Classical Weimar: Goethe's Resting Place

In the late 18th and early 19th centuries, the small town of Weimar in Thuringia experienced a remarkable cultural development, attracting numerous writers and scholars, including Goethe and Schiller. This development is evident in the quality of the numerous buildings and parks in the surrounding area.

Classical Weimar - Belvedere Castle and Park

The earliest document mentioning Weimar dates back to 899 when the city was the seat of the duchy Weimar-Orlamund, but it was in the time of Duchess Anna Amalia (1739-1809) that Weimar's Classical period began. In 1775 Goethe settled in Weimar, where he remained until his death, and Schiller did the same in 1799. Subsequently, the city became an innovative center of new trends in the field of architecture and the fine arts, with outstanding contributions to the so-called Art Nouveau. A total of 12 buildings have been declared World Heritage Sites. 

The Goethe House (1707-1709), in baroque style, underwent various modifications during the writer's stay from 1792 to 1832. It consists of two sections of two floors each surrounding a courtyard crossed by a gallery. The furniture of the time is preserved and three of its rooms are dedicated to a museum.

The Goethe House in Weimar

The Schiller House (1777) is a simple two-story structure topped by a mansard roof, with a three-story section in the center. Most of the rooms have retained the furnishings and decorations of the poet's time. The church of St. Peter and St. Paul, Herder's house, and the former college also form a unique ensemble. The castle, residence of the reigning family from the 10th century onwards, was largely destroyed by fire and rebuilt in 1424 in late Gothic and Renaissance style to become a ducal castle. After another fire in 1618, it was built in the Baroque style. Today it appears as an important irregular building, consisting of four wings surrounding a courtyard. The palace of the Old Lady (1767-1769) was bought by Duchess Anna Amalia in 1775 and lived there until her death in 1807. It was a center of intellectual life during the heyday of Weimar's Classical period. It consists of a group of simple two- or three-story Baroque buildings situated around a courtyard.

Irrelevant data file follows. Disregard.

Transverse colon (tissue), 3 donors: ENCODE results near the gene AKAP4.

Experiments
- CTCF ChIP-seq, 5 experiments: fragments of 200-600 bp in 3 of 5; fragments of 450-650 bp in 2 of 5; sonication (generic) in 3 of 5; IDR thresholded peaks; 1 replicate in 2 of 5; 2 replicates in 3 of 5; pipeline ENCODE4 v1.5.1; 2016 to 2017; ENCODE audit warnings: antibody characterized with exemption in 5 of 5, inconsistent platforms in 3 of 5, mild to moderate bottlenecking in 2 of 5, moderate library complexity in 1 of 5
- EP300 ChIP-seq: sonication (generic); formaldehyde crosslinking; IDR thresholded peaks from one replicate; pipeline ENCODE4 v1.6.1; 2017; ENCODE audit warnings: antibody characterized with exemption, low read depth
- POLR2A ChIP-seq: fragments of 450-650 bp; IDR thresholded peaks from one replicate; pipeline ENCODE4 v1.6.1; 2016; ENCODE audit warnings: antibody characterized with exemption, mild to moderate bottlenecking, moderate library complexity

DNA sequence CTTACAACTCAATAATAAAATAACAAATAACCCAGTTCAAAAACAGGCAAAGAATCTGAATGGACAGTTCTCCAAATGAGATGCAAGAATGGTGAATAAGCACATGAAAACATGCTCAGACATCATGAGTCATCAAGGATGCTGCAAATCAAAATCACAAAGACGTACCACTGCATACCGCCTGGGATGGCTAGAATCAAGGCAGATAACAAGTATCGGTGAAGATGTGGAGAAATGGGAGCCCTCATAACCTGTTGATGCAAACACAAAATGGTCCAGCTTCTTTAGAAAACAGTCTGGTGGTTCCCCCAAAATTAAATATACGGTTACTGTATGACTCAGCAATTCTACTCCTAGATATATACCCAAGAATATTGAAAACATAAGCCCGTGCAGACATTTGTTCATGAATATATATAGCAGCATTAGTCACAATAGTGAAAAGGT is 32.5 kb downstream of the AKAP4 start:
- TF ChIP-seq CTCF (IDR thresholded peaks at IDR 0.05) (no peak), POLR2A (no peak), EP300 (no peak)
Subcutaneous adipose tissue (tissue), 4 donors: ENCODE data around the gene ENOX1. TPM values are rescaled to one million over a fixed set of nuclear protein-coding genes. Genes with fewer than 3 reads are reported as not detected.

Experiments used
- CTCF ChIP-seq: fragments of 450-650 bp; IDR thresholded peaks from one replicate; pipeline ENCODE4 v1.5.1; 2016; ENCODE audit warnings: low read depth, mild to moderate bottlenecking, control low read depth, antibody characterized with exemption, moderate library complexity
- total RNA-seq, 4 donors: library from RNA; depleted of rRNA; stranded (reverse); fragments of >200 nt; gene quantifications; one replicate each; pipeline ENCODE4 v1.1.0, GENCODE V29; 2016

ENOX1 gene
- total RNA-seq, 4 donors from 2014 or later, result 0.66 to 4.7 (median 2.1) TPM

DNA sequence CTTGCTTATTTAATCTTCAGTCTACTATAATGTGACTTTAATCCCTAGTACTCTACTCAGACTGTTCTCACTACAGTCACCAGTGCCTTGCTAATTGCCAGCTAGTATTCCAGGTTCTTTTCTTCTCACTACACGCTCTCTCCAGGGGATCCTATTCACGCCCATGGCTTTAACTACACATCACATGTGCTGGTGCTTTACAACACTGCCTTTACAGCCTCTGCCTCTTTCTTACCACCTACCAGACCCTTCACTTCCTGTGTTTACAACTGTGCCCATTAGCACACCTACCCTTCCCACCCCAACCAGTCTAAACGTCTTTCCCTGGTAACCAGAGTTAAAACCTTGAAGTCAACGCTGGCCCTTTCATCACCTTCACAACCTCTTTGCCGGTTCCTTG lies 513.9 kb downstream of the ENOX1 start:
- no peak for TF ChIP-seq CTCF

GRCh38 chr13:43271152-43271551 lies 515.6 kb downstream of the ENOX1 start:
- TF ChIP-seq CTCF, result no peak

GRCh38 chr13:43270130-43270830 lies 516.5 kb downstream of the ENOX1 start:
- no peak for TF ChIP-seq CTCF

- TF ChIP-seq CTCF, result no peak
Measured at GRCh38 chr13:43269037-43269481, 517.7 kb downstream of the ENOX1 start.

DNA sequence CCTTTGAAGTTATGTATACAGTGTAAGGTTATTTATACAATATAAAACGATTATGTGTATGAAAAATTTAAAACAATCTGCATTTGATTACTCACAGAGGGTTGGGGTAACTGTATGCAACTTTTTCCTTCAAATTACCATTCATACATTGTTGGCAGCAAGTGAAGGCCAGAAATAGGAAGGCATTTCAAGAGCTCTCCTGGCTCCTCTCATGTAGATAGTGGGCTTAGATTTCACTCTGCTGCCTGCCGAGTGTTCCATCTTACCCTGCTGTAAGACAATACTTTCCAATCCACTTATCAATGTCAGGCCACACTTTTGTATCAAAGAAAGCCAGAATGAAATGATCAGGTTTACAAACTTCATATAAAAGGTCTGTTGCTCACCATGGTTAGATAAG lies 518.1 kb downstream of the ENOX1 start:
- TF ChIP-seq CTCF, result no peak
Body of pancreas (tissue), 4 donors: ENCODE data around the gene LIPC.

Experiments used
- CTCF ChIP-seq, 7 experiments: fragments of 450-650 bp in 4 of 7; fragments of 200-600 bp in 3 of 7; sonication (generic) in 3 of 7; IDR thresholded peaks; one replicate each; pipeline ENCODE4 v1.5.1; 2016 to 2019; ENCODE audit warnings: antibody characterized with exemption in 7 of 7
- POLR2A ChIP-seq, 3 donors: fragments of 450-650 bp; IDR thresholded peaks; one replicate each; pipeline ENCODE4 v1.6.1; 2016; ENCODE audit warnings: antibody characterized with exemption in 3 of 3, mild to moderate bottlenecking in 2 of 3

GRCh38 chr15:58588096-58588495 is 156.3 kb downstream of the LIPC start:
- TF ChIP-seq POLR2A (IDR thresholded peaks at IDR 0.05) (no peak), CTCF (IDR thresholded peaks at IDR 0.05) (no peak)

The Goethe House Museum

The library of Duchess Anna Amalia is a small three-story French castle in Renaissance style that was transformed into a library, of which Goethe was its director from 1797 to 1832. The historical cemetery extends over an area of 370 m by 130 m and inside there are numerous funerary monuments sheltered by abundant trees. At the end of the main avenue of this cemetery, on a hill, stands the tomb of the princes, a classical structure where many members of the ducal house are buried. The remains of Goethe and Schiller also rest in this mausoleum.

The Anna Amalia Library

Other significant buildings included in the world heritage site are: Roman House in the Park on the Ilm, Goethe's Garden and Pavilion Garden located south of the city; Belvedere Park and The Orangery, 3 km south of Weimar; Tiefurt Castle and Park 2.5 km northeast of the city; Ethersburg Castle and Park, almost 8 km northwest of Weimar; and the Manor House with its Wieland Park in Obmannstedt, 7.5 km east of Weimar.

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